This was the one new dog I had the privilege to make. As part of the research, I was able to meet with a real K9 team in Fairfield, Ohio. It was arranged during a ride-along with another officer who is a Joe collector. We met at a U-store type facility where the unit would routinely walk the rows of garages. They cannot enter one without a court order, but if they walk a dog, trained to sniff drugs, down the aisles and it stops at a door to signal he found something, they then have probable cause and can then get a court order to open it. I was very careful to get every detail I could afford in the set. I had seen the training sleeves used with the dogs at the MP unit at Wright Patterson Air Force base on trip with the Boy Scouts. The one we included is as close as I could get for the scale and still keep it in soft goods. I really wanted a feature in the dog and the sleeve gave me the excuse to add the spring loaded jaw. The K9 unit dogs are trained to bite onto an attacker or someone who runs and just hold them. The sculpting team did a great job of making the jaw opening fit well. Painting it dark in that area also hid most visual discrepancies required for production engineering.
One fun note; as I always made a rough concept model first to present the idea, to make this model I used the Marx “Johnny West Flick German Shepherd” toy for the model. Later the sculpting team made a cast of the toy to use as the starting point to sculpt the Joe dog.
Hasbro Action Man Stealth Mission
The Classic Collection Adventures of GI Joe, 2010, Real American Hero and AT used quite a bit of Action Man tooled parts. It made me feel good that a few of my pieces were used for Action Man. This hard-to-find set is one of those. It is an Action Man version of a Mission Impossible type break-in, which included a figure in a climbing harness hanging from the ceiling to blow open a vault while avoiding two patrol dogs. They used the K9 tracking dogs in black with red eyes. With the spring loaded jaws, I am sure they were more of a threat.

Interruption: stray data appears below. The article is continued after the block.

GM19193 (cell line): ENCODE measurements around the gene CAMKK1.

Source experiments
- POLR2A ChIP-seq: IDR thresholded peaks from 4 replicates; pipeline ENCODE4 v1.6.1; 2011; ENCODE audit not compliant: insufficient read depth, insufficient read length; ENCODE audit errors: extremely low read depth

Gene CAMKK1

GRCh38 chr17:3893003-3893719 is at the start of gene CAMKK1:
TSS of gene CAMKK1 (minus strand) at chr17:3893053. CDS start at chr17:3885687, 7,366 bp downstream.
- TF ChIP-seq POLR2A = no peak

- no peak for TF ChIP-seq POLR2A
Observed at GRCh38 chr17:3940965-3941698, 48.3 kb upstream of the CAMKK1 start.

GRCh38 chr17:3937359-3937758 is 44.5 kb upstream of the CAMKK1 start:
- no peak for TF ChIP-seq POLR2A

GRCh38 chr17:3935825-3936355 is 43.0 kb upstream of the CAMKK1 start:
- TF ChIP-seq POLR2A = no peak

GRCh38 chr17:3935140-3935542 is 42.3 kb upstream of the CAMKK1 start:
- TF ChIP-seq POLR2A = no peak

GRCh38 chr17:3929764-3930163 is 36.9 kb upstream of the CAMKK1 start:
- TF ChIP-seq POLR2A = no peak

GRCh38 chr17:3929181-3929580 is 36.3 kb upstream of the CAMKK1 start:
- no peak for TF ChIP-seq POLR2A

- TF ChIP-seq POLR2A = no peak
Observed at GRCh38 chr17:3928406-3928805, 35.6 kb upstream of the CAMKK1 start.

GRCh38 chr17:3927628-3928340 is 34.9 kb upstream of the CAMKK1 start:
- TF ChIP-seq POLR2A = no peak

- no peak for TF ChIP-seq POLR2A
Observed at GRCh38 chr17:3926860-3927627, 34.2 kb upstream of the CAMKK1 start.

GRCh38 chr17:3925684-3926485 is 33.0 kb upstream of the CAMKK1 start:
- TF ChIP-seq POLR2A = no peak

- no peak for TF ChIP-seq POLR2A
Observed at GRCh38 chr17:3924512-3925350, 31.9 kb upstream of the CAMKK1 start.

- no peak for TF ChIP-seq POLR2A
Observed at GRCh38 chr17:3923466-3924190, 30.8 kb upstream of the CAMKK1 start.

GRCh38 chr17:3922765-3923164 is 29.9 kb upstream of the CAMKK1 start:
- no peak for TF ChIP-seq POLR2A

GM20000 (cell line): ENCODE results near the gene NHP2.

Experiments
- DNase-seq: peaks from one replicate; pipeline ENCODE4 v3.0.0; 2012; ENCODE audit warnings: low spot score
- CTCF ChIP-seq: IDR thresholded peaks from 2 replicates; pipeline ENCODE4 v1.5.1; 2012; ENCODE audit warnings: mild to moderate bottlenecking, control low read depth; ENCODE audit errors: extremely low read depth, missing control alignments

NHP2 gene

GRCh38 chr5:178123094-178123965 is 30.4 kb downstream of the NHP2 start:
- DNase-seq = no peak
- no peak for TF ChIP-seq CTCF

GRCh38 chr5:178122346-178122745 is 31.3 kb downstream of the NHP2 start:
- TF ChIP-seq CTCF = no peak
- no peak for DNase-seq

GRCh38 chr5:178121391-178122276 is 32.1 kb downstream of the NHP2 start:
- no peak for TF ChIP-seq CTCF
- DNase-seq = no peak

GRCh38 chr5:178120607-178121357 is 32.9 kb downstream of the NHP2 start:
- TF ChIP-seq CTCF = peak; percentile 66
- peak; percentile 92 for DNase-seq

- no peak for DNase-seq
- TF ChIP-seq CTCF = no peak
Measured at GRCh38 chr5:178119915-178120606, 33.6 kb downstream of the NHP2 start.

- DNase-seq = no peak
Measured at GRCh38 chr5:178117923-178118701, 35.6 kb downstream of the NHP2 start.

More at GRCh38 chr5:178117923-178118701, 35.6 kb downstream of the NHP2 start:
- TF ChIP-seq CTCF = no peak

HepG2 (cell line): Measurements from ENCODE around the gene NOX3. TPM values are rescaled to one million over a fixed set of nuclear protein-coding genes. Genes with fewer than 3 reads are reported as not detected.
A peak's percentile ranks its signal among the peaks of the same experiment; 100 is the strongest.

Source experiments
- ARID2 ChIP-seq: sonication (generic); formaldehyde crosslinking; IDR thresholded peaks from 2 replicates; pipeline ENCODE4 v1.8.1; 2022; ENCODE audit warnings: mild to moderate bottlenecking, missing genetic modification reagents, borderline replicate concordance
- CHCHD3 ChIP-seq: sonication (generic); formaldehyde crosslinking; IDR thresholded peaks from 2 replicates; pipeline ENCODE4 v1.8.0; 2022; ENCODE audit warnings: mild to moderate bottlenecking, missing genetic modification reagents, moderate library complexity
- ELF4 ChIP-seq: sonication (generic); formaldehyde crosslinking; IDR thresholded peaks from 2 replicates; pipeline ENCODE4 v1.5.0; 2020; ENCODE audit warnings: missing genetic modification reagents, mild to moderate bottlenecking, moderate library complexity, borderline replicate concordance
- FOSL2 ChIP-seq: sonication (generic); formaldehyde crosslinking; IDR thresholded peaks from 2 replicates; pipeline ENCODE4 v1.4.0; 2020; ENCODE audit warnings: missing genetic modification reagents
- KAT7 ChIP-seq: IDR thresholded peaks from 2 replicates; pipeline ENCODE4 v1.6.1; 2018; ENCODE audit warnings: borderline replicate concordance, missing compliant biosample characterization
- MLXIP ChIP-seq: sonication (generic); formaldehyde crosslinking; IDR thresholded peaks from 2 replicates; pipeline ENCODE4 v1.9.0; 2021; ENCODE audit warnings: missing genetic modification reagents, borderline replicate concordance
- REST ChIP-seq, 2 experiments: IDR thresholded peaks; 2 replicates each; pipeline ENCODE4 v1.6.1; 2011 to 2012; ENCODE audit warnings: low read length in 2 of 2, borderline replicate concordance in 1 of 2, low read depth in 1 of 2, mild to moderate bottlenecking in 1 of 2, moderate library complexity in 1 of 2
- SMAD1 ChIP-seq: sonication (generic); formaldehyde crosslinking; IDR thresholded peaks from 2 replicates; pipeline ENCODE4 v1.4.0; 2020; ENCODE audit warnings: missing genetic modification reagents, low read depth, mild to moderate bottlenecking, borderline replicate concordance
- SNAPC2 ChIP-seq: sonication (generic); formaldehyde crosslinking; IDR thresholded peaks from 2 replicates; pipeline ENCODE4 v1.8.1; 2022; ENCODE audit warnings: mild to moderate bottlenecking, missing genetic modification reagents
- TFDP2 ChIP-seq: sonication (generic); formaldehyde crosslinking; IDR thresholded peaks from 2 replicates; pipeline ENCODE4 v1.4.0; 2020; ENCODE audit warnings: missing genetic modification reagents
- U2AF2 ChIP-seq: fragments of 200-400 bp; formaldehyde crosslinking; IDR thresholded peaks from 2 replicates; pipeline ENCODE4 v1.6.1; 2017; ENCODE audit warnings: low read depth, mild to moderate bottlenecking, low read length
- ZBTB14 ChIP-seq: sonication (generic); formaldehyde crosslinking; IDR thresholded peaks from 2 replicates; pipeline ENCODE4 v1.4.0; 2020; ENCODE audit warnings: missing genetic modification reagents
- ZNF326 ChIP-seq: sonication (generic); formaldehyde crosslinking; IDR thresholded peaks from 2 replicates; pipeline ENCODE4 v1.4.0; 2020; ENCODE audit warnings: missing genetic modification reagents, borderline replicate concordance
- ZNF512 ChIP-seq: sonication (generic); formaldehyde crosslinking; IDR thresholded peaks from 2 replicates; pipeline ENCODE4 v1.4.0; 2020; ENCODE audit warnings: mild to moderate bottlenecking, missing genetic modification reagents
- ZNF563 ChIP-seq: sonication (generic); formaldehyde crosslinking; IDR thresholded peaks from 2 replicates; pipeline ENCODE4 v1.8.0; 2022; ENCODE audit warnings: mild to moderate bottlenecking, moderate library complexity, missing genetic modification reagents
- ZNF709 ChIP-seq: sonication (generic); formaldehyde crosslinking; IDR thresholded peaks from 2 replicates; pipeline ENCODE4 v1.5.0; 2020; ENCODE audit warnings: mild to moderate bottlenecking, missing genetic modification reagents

GI JOE Bomb Disposal Battle Gear
Another dog was created for a Battle Gear set by the Pawtucket team. It was intended to augment and ship with the Bomb Disposal figure but it arrived on shelf at a different time. They created it to include the other tools often used for Explosive Ordinance teams like the heavy blanket, scanner, another bomb, a shotgun and a new dog. This is a German shepherd sculpted with its nose on the ground sniffing. It is very well done sculpted and painted.
GI Joe Search & Rescue Team
If you look at the original concept model, the original plan was to use the same dog as from the Bomb Disposal to create a less military and more civil service version of Joe. This figure came later in the timeline of the Classic Collection where the sales were softening. So the plan was to see if moving GI Joe into more Civil Service and Adventure would fix the slump (Hey! It worked before.) The color of the dog changed also. Many people do not realize that different duties use different breeds of dogs depending upon the work needed. German Shepherds are preferred for police and military police work as they can be very aggressive to achieve their tasks. Their size is also a bonus for that function. Other breeds have more acute senses of smell. In this case, we chose one of the other breeds to be more accurate and make him look less military. This version is painted white but has appropriate detail painting also.
GI Joe Mutt w-Junkyard Concept model
In the category of “I can’t believe they never did…” Why was there not a twelve inch version of a classic Real American Hero figure set “Mutt w-Junkyard?” The only disadvantage is required a different dog as the revised look was more of a pit bull rather than the original German shepherd look. We made a concept model with the two clearly as an MP team so it really straddled the Military/RAH line. Honestly, I cannot remember why this one was dropped, but is would have been great.
If you wanted an instant Mutt w-Junkyard, may I suggest the Hasbro” Action Man Crimebuster & Raid.” It sure looks like the famous duo. In this set, the dog has an electronic growling feature. The button is cleverly hidden as a detail in the collar. We looked at adding this into Joe but it was just a touch cartoony looking for most of us.
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There are more dogs to Joe discuss, more Action Man dogs, and another dog that made it to concept model but did not ship.
Did you name any of your 1/6th scale dogs?